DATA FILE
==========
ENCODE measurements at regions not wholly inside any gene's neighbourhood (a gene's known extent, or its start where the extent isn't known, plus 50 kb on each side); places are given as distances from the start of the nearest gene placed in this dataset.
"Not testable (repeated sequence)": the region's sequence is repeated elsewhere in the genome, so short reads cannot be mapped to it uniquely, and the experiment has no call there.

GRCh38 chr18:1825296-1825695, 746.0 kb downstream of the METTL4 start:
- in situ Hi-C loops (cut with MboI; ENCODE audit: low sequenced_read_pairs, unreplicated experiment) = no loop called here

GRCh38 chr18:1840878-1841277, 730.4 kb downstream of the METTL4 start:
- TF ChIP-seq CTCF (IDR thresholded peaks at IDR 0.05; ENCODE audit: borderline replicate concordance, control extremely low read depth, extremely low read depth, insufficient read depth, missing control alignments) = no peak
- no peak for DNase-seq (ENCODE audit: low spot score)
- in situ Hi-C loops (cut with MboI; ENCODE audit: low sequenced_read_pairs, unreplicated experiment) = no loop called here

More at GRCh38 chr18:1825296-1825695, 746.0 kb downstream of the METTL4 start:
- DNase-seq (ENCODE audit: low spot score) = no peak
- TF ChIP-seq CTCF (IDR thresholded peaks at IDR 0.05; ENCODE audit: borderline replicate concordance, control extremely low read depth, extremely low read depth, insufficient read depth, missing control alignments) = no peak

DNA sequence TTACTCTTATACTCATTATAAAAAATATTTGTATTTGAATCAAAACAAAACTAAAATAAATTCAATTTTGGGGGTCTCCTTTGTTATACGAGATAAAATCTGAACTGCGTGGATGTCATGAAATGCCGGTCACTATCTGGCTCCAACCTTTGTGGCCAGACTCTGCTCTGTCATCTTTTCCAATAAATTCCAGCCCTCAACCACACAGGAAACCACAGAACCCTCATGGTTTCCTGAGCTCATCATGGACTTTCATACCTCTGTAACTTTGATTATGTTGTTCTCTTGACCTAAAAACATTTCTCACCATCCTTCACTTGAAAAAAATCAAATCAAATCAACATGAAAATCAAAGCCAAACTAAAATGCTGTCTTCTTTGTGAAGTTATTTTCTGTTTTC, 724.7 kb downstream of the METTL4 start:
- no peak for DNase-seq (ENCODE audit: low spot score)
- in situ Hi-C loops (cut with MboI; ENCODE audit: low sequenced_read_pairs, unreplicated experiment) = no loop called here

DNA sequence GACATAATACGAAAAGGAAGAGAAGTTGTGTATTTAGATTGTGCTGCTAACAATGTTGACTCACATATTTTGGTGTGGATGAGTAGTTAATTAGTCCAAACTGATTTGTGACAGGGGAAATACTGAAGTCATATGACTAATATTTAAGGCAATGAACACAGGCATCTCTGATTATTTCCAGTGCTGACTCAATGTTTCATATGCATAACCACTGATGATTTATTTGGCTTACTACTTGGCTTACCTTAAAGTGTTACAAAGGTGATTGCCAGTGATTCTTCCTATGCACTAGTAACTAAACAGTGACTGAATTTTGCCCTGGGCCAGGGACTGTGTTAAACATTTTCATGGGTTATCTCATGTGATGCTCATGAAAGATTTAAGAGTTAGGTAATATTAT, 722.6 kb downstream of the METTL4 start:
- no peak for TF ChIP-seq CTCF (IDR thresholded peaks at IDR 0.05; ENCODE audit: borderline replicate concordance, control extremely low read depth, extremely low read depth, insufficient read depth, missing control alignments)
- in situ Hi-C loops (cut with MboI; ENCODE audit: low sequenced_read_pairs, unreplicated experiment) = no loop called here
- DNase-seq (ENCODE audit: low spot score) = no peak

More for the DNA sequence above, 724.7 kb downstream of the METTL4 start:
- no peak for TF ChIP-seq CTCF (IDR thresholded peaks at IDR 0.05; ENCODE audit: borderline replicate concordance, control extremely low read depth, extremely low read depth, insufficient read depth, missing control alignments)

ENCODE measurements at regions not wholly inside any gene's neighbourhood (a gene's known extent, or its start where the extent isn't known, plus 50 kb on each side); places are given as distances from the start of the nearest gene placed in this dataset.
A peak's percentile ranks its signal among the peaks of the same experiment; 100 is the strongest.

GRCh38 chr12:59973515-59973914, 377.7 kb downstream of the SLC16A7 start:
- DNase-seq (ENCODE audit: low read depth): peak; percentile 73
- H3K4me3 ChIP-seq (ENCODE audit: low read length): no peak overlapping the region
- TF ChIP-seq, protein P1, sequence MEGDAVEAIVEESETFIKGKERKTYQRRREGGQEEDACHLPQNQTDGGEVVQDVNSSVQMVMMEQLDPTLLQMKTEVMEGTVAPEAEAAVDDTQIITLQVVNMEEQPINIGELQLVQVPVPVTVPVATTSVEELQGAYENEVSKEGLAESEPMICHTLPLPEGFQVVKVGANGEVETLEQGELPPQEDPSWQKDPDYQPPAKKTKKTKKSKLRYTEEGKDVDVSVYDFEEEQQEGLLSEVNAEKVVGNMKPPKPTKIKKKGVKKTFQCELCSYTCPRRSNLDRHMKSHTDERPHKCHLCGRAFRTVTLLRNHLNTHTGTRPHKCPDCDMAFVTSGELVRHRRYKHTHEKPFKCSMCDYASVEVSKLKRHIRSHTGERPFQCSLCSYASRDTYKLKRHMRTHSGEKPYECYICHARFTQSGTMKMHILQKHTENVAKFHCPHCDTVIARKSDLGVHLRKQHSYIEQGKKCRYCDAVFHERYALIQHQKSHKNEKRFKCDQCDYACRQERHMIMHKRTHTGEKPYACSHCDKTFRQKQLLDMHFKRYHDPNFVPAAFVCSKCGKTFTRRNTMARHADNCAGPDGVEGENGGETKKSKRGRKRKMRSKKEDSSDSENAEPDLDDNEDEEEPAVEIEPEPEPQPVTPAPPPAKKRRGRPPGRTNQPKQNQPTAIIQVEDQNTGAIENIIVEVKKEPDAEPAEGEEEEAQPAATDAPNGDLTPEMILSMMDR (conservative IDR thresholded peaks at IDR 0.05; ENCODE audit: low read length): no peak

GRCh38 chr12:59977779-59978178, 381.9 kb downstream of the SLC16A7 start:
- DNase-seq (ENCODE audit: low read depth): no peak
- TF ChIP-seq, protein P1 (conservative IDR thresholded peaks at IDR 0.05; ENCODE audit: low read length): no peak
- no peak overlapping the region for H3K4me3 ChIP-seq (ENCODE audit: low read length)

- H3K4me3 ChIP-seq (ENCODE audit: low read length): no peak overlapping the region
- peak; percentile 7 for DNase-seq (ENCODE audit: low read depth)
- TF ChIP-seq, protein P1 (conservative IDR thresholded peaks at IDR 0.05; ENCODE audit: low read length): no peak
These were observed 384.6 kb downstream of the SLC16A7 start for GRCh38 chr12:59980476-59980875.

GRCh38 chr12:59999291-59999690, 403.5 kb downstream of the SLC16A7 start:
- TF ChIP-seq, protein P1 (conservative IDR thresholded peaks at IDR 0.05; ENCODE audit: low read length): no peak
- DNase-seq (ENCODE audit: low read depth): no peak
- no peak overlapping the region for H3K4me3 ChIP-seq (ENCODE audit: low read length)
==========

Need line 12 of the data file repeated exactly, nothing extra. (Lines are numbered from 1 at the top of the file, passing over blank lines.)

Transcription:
DNA sequence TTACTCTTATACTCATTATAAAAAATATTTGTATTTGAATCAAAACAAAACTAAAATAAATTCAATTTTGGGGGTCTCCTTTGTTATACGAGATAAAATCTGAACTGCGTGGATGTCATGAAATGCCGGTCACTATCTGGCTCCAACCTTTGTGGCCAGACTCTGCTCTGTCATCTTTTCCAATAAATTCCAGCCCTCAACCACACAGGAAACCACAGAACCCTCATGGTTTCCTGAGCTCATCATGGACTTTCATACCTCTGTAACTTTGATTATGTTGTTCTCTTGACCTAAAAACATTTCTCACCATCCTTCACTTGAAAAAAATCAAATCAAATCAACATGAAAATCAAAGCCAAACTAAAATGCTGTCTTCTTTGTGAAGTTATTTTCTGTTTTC, 724.7 kb downstream of the METTL4 start: